I think Milstein and Heifetz were very generous teachers in their own ways. From my observations they seemed to genuinely care about the student, although they were very strict and could be difficult during the lesson but very nice afterwards. I think their teaching approach was Russian.

January 3, 2008 at 10:19 PM · Sung-Duk, you sounded very much like my teacher, whom I absolutely adore! During lessons, she is both demanding and awestruck (there’re no problems she can’t fix!). Outside lessons, we’d walk around and she would have me over for dinner. We’d chat about music and life with equal passion. I’m not so talented and certainly not young, so all the ‘preferential treatment’ I’ve got from her made feel doubly blessed, given the fact that she has to frequently turn down students due to her extremely busy performing and teaching schedules.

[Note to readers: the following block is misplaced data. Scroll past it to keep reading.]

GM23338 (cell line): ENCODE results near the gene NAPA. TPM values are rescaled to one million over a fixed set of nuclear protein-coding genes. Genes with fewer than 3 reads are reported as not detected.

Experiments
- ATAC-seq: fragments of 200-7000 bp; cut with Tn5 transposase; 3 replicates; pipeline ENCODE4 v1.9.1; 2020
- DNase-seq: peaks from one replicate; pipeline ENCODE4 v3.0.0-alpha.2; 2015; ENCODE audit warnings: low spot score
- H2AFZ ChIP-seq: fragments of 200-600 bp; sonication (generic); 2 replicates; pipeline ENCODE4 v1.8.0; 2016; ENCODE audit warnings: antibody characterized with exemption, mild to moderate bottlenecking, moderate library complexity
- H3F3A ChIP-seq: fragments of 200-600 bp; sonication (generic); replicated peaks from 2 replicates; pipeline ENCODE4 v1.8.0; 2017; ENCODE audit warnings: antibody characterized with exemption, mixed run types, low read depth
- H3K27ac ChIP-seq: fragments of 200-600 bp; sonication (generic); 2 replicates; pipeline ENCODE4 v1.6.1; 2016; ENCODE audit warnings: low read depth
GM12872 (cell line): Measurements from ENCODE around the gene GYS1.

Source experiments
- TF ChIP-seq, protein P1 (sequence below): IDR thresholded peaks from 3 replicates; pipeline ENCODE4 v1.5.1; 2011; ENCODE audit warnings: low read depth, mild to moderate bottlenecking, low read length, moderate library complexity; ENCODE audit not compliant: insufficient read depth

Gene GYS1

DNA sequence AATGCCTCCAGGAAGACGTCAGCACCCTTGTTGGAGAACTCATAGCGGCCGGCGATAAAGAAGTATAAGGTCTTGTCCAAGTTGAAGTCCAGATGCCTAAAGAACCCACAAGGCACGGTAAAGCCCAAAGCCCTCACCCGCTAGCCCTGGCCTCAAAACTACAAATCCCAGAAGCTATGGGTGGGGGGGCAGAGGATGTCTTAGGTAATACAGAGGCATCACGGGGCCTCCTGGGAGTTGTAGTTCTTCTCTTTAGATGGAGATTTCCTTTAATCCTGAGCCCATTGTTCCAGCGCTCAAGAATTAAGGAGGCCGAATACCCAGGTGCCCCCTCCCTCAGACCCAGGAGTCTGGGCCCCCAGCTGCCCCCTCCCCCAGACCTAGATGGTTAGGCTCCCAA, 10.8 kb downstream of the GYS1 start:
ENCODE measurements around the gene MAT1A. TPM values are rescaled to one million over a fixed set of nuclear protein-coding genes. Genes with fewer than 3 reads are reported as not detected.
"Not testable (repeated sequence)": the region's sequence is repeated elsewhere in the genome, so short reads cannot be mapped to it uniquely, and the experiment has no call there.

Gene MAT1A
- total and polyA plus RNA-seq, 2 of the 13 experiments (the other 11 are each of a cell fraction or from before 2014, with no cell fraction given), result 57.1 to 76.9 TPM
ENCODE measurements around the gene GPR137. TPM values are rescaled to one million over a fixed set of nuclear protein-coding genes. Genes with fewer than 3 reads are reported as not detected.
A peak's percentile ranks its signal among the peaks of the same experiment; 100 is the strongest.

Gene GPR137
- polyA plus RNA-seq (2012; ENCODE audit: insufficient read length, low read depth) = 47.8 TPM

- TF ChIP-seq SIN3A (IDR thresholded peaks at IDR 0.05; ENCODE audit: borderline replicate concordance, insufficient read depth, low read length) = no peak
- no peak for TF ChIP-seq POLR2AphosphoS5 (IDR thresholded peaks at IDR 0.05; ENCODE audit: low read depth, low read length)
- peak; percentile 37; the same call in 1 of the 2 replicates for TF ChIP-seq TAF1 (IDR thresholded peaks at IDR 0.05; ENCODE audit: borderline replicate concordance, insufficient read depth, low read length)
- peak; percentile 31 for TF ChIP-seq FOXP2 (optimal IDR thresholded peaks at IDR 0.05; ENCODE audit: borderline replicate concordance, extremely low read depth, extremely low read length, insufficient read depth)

Sarah, I always believe that you can’t be a good violinist without a great teacher. Now Just look around, behind all the successful violinists, there are usually a list of great teachers. And for most of us, the only way to find a great teacher is through some careful research, word-of-mouth and experimenting. (I think you are on the right track by starting this thread). You and people around you will notice your progress almost immediately when you finally have found a good teacher. Good luck!

January 3, 2008 at 11:48 PM · Yixi -- I am so awestruck by your intelligence and hard work ethic. I think you work harder on the violin than many conservatory-bound kids. Keep up the great work and hope to hear you play someday. :)

January 4, 2008 at 07:21 AM · Aww Sung-Duk, thanks for being so nice to me! If you ever hear me play, you'll think otherwise:)

January 4, 2008 at 12:54 PM · Yixi: I think you might be the type that is too hard on yourself. :)

January 4, 2008 at 12:49 PM · Sarah, I assume that the Czardas you are talking about is the one by Monte. If so, this is an overly ambitous goal for most violin players with only two years experience.

It does sound as though your lessons are not aiming in the direction you want, but the basic concepts of reading music, that is, instantly translating what is on a page into what you do with your hands is going to be critical to your future playing - especially at your age.